The Easter story as [I read it] in The Gospel of Luke has a signiﬁcance never noticed in my life. The women, true followers of the Jesus movement, risk their lives to take spices to the tomb of a political martyr whose message was radical love, peace and acceptance in this life. Now, his body is gone, the tomb is empty and they are met with a powerful challenge, “Why do you seek the living among the dead?”
This is the radical invitation [of Easter], to participate with God in life. These days, with gratitude, my tomb is empty and God is as close as a breath; as gentle and wondrous as words slipping in and out of humanity; and as amazing as a hand shake, a smile, an embrace. My mind is signiﬁcantly more quiet and my self-seeking has slipped into a desire to help others as I have been helped. Each morning, I look into my empty tomb very thankful the stone has not sealed the door, a remembrance of this death and of where to seek life. Graciously, this invites me to reach out to others staring at such death and give them the words of life, “Let me tell you what happened to me and how I was brought back to life.”
Yes, Easter answers the question, “What does it mean to rise from our dead places?” It reminds us that sometimes death is where we have to go in order to return from it and fully live. And when we can own the Easter story as our own story, it offers us that place from which we can say to others, as Brian did, “Let me tell you what happened to me and how I was brought back to life.”
I know of no place in scripture where Jesus extols the beauty of death, no one with whom he rejoices in their dying. Rather, Jesus calls Lazarus out of the tomb. To the dying daughter of Jairus he says, “Tabitha cum,” meaning “little girl, arise.” In Matthew, Mark and Luke, Jesus of Nazareth is obsessed with life and life abundant, challenging people to live fully in mercy and justice. He is not about rehearsing for the “real thing” that will follow in some afterlife but rather he is about awakening people now, announcing hope now, resurrecting life now. His question to people then and now is not about whether there is life after death but whether there is life now. We are Lazarus and Jesus is still saying, “come out of the tomb.” We are that son and daughter to whom Jesus is saying, “arise.”
Yes, the Easter story is about redeeming our personal dead places, but those stories of redemption are themselves in service to a greater act of redemption. Beyond our personal stories, Easter is about a corporate call to God’s people to say “no” to the dead places of our common life together as a society; and “yes” to a justice that pursues abundant life for all people. During this most holy of weeks, just four days before this Easter Sunday, our legislators introduced two bills that lead to dead places for many North Carolinians. House Bill 451 and Senate Bill 428 seek to cut a week from early voting, eliminate same day registration and ban Sunday voting. And whom would this legislation hurt? Mostly the poor, seniors, people of color, young voters and people with disabilities – those whom Jesus called the least of these and those of whom Jesus said, “When you do it unto them, you do it unto me.” The proposed legislation of House Bill 451 and Senate Bill 428 clearly creates more dead places in our common life, and as Easter people, it is our calling to redeem those dead places too. That is what Easter is all about. It is a call to kingdom living both spiritually and politically.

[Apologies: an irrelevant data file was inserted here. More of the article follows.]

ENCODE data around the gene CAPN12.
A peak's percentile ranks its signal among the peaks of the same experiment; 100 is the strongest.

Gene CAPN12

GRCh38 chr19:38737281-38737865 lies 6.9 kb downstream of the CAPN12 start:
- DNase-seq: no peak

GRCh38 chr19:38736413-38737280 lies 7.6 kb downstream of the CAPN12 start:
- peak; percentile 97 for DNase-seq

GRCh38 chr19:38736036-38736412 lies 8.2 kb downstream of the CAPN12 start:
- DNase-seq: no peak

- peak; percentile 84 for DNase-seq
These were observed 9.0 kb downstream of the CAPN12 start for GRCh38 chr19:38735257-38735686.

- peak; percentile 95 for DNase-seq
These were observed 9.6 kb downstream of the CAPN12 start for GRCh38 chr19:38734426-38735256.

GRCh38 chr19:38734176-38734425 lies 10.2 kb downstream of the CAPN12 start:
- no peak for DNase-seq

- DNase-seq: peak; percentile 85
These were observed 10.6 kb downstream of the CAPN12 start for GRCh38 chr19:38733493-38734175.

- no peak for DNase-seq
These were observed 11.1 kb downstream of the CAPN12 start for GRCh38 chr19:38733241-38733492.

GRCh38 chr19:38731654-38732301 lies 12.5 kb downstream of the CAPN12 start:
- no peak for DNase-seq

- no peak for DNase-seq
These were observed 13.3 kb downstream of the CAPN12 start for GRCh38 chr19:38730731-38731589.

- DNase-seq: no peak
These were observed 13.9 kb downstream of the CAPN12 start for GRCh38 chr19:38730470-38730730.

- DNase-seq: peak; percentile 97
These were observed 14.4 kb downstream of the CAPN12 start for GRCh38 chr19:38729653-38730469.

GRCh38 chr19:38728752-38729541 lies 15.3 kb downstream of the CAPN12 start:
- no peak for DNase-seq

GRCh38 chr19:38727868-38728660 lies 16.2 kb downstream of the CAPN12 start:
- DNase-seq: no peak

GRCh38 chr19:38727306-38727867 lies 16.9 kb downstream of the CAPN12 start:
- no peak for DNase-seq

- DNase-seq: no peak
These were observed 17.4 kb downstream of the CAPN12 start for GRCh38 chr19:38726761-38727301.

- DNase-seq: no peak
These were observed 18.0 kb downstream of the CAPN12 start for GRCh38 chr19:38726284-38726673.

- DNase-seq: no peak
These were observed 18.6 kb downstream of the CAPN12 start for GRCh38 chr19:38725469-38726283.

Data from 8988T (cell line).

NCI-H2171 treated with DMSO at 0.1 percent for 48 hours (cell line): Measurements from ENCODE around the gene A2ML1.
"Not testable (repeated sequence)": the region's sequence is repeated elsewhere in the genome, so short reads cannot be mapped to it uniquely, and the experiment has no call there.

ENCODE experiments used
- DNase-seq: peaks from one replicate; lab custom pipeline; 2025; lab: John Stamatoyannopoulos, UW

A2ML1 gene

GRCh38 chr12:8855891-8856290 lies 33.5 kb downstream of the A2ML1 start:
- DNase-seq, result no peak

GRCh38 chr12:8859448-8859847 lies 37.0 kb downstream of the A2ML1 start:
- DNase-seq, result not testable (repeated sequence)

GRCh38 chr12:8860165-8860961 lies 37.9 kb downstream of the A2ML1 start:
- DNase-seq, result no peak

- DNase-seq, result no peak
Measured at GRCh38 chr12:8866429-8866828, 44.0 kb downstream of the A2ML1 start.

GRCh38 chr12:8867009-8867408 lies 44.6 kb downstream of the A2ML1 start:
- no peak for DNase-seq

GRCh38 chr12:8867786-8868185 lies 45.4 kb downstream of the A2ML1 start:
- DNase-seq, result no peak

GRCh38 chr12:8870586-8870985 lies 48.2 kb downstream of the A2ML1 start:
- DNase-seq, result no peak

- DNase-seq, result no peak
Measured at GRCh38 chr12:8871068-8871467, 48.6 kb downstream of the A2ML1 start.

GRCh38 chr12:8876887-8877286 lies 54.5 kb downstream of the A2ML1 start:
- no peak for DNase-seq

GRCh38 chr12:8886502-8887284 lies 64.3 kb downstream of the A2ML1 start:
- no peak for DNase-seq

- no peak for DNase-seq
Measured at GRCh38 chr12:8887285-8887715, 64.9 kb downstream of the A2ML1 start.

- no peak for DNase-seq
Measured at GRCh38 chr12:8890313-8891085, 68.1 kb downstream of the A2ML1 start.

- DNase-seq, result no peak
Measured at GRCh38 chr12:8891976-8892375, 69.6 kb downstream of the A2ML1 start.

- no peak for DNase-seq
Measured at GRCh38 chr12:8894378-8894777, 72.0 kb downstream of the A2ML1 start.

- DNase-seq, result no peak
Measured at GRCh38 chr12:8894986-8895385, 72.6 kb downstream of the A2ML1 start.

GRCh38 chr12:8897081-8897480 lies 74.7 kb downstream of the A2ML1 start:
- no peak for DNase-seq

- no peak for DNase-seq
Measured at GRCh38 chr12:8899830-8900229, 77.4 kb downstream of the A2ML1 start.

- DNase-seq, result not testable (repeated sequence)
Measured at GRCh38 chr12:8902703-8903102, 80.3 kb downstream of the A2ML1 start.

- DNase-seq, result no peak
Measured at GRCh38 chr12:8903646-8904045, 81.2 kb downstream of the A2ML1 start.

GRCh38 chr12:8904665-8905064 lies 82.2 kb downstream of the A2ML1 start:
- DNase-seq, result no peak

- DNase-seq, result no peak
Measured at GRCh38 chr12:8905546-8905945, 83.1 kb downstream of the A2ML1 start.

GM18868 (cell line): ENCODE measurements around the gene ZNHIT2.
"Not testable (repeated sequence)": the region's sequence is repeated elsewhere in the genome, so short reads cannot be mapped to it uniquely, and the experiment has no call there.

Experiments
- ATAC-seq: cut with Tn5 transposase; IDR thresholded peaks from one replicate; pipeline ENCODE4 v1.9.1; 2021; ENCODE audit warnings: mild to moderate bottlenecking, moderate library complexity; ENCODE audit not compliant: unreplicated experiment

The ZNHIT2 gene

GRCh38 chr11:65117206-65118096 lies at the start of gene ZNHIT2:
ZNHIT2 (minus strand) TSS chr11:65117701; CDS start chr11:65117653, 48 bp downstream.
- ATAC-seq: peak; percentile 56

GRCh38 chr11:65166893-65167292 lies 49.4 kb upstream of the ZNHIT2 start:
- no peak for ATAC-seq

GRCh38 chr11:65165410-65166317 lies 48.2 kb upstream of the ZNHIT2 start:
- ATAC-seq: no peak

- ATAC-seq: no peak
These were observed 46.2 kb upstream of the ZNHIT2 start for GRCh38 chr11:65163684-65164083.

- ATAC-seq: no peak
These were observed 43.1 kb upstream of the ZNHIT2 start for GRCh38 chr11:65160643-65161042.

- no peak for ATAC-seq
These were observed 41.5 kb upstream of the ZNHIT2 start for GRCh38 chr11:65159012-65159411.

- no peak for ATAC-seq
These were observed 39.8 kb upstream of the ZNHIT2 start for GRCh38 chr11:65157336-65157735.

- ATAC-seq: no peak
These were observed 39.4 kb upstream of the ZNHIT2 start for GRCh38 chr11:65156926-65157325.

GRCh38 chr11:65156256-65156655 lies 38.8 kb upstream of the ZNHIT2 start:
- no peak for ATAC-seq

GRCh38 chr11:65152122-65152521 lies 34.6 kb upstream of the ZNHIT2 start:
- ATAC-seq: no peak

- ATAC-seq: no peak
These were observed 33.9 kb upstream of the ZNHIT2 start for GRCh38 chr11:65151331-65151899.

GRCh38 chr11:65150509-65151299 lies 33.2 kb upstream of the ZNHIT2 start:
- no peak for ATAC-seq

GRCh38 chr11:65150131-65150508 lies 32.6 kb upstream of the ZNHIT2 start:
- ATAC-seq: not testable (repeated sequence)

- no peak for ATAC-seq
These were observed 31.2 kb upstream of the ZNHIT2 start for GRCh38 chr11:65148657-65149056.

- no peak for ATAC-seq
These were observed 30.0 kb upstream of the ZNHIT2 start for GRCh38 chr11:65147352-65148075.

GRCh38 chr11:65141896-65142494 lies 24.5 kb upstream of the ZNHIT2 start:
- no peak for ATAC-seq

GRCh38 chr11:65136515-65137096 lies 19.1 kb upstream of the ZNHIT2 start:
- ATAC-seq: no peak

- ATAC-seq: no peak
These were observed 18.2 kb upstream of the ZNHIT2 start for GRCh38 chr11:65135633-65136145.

This coming week, I have a chance with my old friend to redeem a dead place. And the good news of this Easter story is that it isn’t a one-day event. Every day we have the opportunity to redeem the dead places in our lives and in the world – that forgotten dream or lost hope; that fractured relationship or abandoned career; or that unjust law that says some are better than others. The Easter headline reads: Long ago, God raised Jesus from a dead place and today in 2013 God is still raising God’s people from their dead places and bringing us back to life. Hallelujah. Hallelujah!
So go forth today, celebrate Easter. Celebrate the good news that the tomb is empty and yours can be too. Celebrate that He Is Alive and is inviting you to life. Spend time with your family. Eat with joy the feast you have loving prepared for this day. Hide eggs. Eat candy. Play. Rest. Live. And in the coming days, redeem and resurrect those dead places in your life so that you may live life abundantly. And also remember, as God’s citizens we are also being called to redeem the dead places of our world.